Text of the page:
The Security Council this afternoon decided to extend the mandate of the United Nations Mission for the Referendum in Western Sahara (MINURSO) until 20 October, to prepare for the resumption of the process of identifying prospective voters and to enable concerned members of the Council to consult with their authorities on a proposed expansion of the Mission.
Through its unanimous adoption of resolution 1131 (1997), the Council also welcomed the Secretary-General's recommendation that, following the initial three-week extension, MINURSO's mandate should be extended for a further six months, until 20 April 1998, so it might proceed with the tasks associated with the identification process. The Council expressed its readiness to consider further action in accordance with that recommendation.
The planned referendum is intended to enable the people of Western Sahara to choose between independence and integration with Morocco. On the basis of the original timetable agreed to by the parties, the self- determination referendum would be held within one year from resumption of the identification process.
The meeting, which was called to order at 12:45 p.m., was adjourned at 12:47 p.m.
Following is the text of the resolution adopted today by the Council:
"The Security Council,
"Recalling all its previous resolutions on the question of Western Sahara,
"Welcoming the report of the Secretary-General of 25 September 1997 (S/1997/742 and Add.1), and the agreements reached between the parties recorded in that report,
"Expressing its satisfaction at the extent to which the parties cooperated with the personal envoy of the Secretary-General and urging the parties to continue this cooperation by fully implementing the said agreements and the settlement plan,
"Reiterating its commitment to the holding, without further delay, of a free, fair and impartial referendum for the self-determination of the people of Western Sahara in accordance with the Settlement Plan,
"1. Decides to extend the mandate of the United Nations Mission for the Referendum in Western Sahara (MINURSO) until 20 October 1997, in accordance with the recommendation of the Secretary-General contained in his report;
"2. Welcomes the other recommendations contained in the report of the Secretary-General of 25 September 1997 and expresses its readiness to consider further action in accordance with these recommendations;
"3. Decides to remain seized of the matter."
In considering the situation in Western Sahara, the Council had before it a report of the Secretary-General (document S/1997/742 and Add.1), in which he recommends that it extend the mandate of the United Nations Mission for the Referendum in Western Sahara (MINURSO) for three weeks, until 20 October 1997, to prepare for the resumption of the process to identify prospective voters in the referendum there and to enable concerned members of the Council to consult with their authorities on a proposed expansion of the Mission. He further recommends that MINURSO's mandate be extended thereafter for a period of six months, until 20 April 1998, in order to proceed with identification tasks.
Security Council - 3 - Press Release SC/6424 3821st Meeting (PM) 29 September 1997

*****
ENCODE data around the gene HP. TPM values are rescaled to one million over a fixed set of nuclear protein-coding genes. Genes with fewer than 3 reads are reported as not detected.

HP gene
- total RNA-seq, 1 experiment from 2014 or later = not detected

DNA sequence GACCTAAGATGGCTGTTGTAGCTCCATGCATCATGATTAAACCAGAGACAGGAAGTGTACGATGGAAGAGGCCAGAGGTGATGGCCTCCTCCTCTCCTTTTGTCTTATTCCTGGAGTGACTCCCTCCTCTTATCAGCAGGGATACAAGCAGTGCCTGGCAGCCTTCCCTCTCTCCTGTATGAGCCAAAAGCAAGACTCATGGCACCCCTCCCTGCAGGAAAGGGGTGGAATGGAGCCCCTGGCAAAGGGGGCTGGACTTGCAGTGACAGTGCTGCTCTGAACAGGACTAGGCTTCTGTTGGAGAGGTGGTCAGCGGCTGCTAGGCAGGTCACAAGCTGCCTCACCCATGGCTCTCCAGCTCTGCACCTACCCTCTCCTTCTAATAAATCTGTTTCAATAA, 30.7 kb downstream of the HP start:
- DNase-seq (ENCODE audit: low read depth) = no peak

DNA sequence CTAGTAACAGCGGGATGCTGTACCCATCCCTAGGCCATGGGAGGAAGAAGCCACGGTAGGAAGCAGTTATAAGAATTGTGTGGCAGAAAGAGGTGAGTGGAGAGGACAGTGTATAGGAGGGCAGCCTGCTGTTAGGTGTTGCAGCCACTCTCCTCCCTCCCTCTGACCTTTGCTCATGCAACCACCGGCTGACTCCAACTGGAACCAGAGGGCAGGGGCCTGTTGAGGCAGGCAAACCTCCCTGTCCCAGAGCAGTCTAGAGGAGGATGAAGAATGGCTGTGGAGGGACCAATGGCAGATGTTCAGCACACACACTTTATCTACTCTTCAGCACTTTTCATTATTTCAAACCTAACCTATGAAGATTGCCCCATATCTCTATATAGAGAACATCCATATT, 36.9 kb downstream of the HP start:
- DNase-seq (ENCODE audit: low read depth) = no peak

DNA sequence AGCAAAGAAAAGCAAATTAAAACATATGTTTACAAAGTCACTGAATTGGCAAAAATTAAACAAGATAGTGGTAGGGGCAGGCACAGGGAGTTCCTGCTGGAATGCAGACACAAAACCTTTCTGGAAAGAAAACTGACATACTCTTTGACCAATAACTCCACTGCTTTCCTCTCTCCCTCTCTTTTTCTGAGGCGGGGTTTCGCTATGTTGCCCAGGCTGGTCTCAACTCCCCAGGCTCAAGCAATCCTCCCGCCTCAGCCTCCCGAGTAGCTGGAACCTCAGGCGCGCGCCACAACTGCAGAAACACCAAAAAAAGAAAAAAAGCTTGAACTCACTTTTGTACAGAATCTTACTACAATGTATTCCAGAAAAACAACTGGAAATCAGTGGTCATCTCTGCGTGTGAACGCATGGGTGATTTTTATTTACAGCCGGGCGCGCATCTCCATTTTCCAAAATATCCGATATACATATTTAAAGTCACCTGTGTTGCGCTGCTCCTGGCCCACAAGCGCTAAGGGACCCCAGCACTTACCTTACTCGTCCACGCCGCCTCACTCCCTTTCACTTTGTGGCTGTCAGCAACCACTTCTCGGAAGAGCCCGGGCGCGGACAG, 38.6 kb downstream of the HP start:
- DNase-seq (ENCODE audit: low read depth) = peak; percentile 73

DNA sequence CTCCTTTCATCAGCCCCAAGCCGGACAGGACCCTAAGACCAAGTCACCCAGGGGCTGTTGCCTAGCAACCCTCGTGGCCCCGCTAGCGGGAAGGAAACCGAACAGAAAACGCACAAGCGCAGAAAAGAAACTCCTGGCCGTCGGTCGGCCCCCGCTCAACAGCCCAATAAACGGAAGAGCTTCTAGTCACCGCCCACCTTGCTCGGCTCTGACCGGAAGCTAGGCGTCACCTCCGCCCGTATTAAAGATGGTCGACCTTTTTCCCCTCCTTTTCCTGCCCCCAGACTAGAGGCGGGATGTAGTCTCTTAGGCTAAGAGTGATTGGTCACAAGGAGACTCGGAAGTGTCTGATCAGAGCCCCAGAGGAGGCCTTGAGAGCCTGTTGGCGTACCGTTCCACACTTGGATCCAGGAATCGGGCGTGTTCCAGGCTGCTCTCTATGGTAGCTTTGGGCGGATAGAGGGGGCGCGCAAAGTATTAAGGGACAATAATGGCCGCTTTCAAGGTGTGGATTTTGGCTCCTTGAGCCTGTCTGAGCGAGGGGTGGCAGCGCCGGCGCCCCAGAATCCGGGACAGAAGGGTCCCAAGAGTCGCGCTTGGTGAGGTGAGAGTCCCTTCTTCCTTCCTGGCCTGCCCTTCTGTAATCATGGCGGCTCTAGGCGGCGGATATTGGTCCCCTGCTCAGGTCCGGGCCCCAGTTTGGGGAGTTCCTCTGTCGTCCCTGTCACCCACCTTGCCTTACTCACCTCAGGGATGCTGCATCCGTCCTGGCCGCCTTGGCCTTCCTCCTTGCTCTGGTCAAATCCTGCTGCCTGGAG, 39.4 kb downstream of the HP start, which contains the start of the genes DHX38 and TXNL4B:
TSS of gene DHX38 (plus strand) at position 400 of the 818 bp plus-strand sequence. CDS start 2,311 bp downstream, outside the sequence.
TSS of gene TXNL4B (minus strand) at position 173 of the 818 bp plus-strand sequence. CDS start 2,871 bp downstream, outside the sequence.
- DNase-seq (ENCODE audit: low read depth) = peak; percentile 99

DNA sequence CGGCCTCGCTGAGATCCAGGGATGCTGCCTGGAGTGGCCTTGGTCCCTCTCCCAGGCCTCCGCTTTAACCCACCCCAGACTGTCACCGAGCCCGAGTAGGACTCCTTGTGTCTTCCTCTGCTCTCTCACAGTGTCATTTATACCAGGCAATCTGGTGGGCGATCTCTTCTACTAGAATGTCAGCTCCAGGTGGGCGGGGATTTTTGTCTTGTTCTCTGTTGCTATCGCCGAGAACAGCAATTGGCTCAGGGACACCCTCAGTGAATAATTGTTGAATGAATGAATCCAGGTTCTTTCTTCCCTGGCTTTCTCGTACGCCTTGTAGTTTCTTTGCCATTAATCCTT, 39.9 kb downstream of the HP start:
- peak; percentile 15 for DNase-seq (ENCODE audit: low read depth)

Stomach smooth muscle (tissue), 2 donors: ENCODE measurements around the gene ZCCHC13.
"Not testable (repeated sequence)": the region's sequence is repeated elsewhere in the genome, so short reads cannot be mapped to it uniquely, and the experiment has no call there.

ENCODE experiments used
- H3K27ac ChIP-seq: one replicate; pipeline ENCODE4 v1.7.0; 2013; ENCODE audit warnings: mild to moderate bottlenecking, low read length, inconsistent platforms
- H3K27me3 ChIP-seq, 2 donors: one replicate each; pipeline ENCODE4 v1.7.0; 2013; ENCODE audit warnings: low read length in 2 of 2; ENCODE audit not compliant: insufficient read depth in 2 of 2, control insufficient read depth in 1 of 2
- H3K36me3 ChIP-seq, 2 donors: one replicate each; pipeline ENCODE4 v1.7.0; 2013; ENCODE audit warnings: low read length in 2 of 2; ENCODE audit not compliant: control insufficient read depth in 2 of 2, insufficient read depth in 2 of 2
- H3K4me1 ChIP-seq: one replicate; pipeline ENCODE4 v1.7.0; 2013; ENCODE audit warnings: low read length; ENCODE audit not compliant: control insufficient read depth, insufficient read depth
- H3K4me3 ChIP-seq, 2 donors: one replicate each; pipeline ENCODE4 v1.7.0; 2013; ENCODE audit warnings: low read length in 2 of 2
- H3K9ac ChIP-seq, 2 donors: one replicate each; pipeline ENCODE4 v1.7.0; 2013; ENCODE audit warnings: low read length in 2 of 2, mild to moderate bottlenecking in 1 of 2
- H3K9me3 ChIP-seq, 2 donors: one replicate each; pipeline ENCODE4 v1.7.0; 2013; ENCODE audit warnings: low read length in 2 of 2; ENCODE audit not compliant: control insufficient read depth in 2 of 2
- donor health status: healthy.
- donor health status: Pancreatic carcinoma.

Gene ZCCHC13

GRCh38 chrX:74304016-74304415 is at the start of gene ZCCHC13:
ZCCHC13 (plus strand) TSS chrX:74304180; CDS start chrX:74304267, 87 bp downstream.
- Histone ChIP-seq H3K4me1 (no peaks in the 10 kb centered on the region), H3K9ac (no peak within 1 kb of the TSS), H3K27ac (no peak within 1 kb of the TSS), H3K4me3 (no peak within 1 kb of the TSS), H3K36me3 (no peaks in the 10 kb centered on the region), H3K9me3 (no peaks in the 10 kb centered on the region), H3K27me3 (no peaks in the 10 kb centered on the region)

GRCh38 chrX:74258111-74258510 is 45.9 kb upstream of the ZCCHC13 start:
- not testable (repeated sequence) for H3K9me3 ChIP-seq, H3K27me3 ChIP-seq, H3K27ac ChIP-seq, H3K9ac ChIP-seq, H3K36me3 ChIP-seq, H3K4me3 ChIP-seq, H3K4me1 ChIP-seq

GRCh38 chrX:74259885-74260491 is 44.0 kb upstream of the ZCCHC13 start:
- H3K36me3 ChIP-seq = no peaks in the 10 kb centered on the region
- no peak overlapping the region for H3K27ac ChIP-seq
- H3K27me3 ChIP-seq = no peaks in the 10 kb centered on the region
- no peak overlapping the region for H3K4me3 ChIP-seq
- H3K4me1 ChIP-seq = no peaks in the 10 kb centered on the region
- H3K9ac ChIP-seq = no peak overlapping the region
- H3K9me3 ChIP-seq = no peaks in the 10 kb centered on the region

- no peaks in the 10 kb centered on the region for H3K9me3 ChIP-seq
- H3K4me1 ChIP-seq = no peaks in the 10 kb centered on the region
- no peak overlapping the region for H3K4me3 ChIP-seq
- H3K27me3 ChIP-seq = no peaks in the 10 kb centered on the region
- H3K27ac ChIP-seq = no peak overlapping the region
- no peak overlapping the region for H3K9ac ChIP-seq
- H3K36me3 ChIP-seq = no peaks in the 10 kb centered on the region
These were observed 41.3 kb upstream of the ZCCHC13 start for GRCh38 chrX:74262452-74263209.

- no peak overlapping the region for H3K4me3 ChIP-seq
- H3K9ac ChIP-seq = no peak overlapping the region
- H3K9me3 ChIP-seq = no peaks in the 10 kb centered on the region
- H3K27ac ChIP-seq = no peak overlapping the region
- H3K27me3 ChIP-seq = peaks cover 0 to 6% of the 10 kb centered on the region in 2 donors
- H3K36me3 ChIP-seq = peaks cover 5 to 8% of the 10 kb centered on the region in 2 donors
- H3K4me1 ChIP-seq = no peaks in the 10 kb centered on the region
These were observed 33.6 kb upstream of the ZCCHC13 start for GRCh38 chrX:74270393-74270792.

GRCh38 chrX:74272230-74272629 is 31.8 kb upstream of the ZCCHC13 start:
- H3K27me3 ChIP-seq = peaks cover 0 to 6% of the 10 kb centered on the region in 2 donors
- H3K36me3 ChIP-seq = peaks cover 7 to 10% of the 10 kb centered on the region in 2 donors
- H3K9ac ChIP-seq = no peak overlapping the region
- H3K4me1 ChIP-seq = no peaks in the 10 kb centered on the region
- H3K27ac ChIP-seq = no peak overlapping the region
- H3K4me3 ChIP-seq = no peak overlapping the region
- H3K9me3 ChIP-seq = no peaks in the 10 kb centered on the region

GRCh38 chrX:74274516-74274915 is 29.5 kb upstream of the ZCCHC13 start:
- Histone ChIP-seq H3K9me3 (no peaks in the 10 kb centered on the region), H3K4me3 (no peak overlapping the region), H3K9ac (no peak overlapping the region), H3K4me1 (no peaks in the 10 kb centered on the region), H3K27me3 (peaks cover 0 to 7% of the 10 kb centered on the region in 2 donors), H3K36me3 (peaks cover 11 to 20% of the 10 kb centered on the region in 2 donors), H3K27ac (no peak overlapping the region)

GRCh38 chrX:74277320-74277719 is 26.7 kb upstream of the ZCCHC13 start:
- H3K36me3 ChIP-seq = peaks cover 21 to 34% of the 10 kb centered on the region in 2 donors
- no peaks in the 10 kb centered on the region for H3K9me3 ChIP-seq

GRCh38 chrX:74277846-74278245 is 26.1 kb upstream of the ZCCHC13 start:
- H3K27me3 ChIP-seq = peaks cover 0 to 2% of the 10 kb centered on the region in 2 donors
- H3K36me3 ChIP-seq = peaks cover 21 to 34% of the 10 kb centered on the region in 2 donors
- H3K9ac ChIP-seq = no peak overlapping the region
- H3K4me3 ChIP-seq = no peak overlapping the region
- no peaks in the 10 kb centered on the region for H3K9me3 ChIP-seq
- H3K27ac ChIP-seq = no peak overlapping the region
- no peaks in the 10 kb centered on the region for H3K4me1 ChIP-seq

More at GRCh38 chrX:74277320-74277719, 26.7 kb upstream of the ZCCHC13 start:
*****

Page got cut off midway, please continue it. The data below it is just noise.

The Secretary-General's recommendations follow several rounds of direct talks under United Nations auspices between the Government of Morocco and the Frente Popular para la Liberación de Saguía el-Hamra y del Río de Oro (Frente POLISARIO), in which the parties reached agreement on outstanding issues relating to the identification process, to the preparatory work of the United Nations High Commissioner for Refugees (UNHCR) for the repatriation of Saharan refugees, and to the code governing the conduct of the parties during the referendum campaign. Compromise agreement was also reached on the outstanding question of Frente POLISARIO troop confinement. With respect to prisoners of war and Saharan political detainees, the parties reaffirmed their commitment to the relevant provisions of the settlement plan. At the conclusion of the fourth round of direct talks, the parties agreed to a set of practical measures to be taken for the resumption of the identification process. They also agreed on an important declaration relating to the authority of the United Nations during the transitional period. With these agreements, the main contentious issues that had impeded the implementation of the settlement plan have thus been satisfactorily addressed, the Secretary-General states. These achievements create the conditions to proceed towards the full implementation of the settlement plan, starting with the resumption of the identification process. He says MINURSO should be provided with the necessary resources on an urgent basis, in order to build on the current momentum. Ultimately, it is only the genuine commitment of the parties to the settlement plan and the agreements reached in the direct talks that will determine whether it is possible to fulfil its objectives. The identification of all remaining prospective Saharan voters could be completed at the earliest feasible opportunity, provided that both parties cooperate totally with the Commission in carrying out its tasks in accordance with the measures agreed. The identification operation would be conducted in successive phases. By the end of the process, the list of persons judged eligible to vote would be published, and the transition period could begin shortly thereafter, upon completion of other steps required under the settlement plan. On the basis of the original timetable for the transitional period, the referendum of self- determination in Western Sahara would thus be held within a year. Should the Secretary-General's recommendations be approved by the Council, he would dispatch a technical team during the first half of October 1997, to reassess the resource requirements for the deployment of MINURSO at full strength. He would make a comprehensive report to the Council in November with a detailed plan, timetable and financial implications for the holding of the referendum of self-determination and fulfilment of the United Nations objectives in Western Sahara. The full cost of completing the identification process is projected at $20.8 million, according to the addendum to the Secretary-General's report. That figure provides for the operation of up to nine identification centres and expanding MINURSO by 298 civilian personnel, including 72 identification staff and 81 civilian police. It also covers the cost for the preparation and emplacement of identification staff, police and equipment.